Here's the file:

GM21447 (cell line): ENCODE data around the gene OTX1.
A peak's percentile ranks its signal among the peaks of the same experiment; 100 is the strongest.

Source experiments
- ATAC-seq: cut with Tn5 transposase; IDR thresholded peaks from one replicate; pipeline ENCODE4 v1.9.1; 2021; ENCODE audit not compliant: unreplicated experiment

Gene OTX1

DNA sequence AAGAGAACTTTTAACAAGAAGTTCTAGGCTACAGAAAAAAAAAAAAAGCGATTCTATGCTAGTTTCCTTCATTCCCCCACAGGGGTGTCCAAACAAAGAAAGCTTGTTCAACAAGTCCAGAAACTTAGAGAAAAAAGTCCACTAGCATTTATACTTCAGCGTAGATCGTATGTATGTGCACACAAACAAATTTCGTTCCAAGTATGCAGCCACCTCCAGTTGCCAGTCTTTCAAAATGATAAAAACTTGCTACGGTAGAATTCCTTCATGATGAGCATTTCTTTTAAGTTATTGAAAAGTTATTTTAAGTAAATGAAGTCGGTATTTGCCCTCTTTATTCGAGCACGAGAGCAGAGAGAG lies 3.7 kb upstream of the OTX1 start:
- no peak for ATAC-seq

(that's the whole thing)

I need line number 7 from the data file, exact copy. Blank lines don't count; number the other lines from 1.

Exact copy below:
- no peak for ATAC-seq